Rachit Ranjan explores the ongoing battle between those trying to replicate the Tobacco Plain Packaging Act and the companies that stand to lose out.
In 2011, the Australian government passed the Tobacco Plain Packaging Act. The Act has been passed with the objective of addressing public health concerns arising from smoking cigarettes. The plain packaging initiative is part of Australian government’s systematic strategy aimed at reducing tobacco consumption particularly amongst the youth. Public health experts believe that the legislation will assist in reducing the appeal of tobacco products to consumers. The increased space for health warnings will make a more lasting dissuading impact. Further, the measure will restrict the potential of retail packaging to mislead consumers about the ill effects of smoking. The effectiveness of a sustained regulatory effort to curb smoking is evidenced by a survey report launched by the Australian Institute of Health and Welfare. The key findings of the survey conducted in 2013 revealed that there was a decline in daily smoking from 15.1% to 12.8% between 2010-2013. This has halved from the daily smoking rate of 24.3% in 1991. Further, younger people have delayed taking up smoking since 1995. In 1995, the average age at which 14-24 year olds smoked their first cigarette was 14.2, which has increased to 15.9 years in 2013. Also, between 2010 to 2013 weekly consumption of cigarettes reduced from 111 to 96 per person. As is evident, the effectiveness of such measures doesn’t augur well for big tobacco companies, burning a hole in their profit margins. The measure has been challenged by Phillip Morris, which has approached different dispute settlement forums both directly and indirectly. The three forums include the Australian Supreme Court, Investor-State arbitration under the UNCITRAL rules, and dispute settlement at the WTO. The dispute channeled through different mechanisms signals a shifting trend in international dispute settlement with the burgeoning ability of big corporations to invest resources geared towards hiking international pressure, and forum shopping with the objective of deterring countries from implementing similar measures and achieving the best possible financial result.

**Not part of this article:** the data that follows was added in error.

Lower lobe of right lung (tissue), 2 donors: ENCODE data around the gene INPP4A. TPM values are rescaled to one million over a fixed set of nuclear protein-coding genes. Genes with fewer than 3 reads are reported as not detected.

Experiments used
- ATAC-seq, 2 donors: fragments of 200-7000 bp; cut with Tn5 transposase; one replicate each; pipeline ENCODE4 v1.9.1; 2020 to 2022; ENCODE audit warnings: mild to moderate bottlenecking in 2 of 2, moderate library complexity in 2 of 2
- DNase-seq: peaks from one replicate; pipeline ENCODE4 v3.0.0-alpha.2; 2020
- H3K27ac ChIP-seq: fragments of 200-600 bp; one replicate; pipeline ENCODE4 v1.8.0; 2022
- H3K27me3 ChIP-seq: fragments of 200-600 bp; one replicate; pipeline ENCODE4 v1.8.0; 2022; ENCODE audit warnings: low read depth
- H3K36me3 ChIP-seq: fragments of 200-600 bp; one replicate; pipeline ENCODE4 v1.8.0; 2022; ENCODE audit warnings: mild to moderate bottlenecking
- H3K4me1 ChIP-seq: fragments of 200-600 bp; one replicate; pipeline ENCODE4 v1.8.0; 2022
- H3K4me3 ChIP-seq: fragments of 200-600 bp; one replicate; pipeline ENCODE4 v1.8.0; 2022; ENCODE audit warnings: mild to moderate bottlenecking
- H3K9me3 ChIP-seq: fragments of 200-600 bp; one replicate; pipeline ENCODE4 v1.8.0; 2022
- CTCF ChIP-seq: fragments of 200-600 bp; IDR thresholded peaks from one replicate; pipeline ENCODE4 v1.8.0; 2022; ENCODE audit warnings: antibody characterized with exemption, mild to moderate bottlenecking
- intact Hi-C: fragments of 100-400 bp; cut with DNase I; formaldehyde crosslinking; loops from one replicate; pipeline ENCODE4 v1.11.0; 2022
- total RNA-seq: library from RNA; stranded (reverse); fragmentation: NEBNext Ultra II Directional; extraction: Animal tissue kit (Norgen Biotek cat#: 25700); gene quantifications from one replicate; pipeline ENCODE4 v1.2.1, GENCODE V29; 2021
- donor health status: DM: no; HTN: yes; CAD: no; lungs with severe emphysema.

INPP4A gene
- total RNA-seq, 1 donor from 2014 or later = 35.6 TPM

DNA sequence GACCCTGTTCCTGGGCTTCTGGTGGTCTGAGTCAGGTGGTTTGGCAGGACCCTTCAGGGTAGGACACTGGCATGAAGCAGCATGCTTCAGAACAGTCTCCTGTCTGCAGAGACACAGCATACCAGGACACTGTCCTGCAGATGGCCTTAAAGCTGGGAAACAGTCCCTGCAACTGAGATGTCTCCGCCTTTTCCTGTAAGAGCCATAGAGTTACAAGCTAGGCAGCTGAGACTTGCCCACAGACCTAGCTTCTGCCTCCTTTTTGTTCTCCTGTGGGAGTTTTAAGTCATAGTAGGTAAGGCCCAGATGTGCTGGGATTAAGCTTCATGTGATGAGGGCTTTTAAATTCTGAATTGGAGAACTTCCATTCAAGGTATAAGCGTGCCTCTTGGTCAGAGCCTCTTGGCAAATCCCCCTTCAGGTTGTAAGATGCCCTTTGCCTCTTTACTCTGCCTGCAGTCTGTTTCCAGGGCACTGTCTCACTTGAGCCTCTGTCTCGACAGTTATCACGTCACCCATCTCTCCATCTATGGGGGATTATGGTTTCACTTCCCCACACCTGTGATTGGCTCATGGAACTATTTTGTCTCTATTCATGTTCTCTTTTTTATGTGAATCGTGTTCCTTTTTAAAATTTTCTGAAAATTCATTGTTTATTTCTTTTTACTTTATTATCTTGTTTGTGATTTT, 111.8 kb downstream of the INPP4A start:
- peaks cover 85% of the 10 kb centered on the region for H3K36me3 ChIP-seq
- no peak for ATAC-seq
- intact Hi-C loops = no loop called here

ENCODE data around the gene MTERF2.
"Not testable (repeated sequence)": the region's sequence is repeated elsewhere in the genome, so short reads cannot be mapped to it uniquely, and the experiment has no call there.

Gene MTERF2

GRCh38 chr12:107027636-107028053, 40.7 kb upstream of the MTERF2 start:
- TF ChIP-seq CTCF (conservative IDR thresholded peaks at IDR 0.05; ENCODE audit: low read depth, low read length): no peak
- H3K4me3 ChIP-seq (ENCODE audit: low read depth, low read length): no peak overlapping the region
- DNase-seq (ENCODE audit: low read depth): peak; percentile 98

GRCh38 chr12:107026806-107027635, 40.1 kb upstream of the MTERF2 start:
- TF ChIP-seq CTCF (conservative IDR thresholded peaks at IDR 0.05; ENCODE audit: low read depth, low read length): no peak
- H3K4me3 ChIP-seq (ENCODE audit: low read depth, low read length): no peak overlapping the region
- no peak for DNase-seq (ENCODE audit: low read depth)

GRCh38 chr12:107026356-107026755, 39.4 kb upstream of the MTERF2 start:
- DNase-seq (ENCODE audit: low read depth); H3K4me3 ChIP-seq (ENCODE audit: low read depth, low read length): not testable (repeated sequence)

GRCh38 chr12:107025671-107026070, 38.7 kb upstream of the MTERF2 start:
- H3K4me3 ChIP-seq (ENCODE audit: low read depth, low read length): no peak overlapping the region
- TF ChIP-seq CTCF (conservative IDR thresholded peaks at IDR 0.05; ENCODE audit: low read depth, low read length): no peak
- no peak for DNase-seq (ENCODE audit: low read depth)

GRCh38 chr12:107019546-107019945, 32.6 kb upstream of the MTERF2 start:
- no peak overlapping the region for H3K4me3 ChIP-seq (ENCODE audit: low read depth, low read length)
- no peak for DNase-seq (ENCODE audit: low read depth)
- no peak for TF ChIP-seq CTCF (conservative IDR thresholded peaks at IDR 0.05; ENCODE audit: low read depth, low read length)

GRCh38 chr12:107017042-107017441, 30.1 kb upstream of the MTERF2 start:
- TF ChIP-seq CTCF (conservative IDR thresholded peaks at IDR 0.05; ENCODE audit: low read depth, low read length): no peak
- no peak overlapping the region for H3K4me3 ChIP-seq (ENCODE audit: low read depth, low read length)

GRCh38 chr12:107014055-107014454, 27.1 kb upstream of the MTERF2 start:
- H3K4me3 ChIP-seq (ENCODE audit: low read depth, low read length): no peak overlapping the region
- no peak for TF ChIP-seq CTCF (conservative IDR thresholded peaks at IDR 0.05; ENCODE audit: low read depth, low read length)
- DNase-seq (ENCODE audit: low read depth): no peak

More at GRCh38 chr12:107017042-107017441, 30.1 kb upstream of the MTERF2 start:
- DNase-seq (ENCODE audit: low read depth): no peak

Manipulation of Dispute Settlement Forums
Phillip Morris’ strategy indicates a desperate attempt to utilize different dispute settlement avenues with the objective of revoking the plain packaging law. Of the three forums, Phillip Morris has used the grey area in the respective international legal rules to advance its arguments in two forums, investor-state arbitration before the PCA and WTO Panel review with Cuba, Honduras, Dominican Republic, Ukraine and Indonesia as the complainants.
Invoking Hong-Kong-Australia BIT
Phillip Morris, invoked the provisions of the 1993 Hong Kong-Australia Bilateral Investment Treaty, through its Hong-Kong based subsidiary. Its claims relate to Article 6 and 2(2) of the said Treaty, whereby Phillip Morris argues that there has been expropriation of intellectual property without compensation, denial of fair and equitable treatment and denial of full protection and security. The claims also argue that Australia has violated its international commitments under the TRIPs, the Paris Convention for Protection of Industrial Property and WTO’s agreement on Technical Barriers to Trade.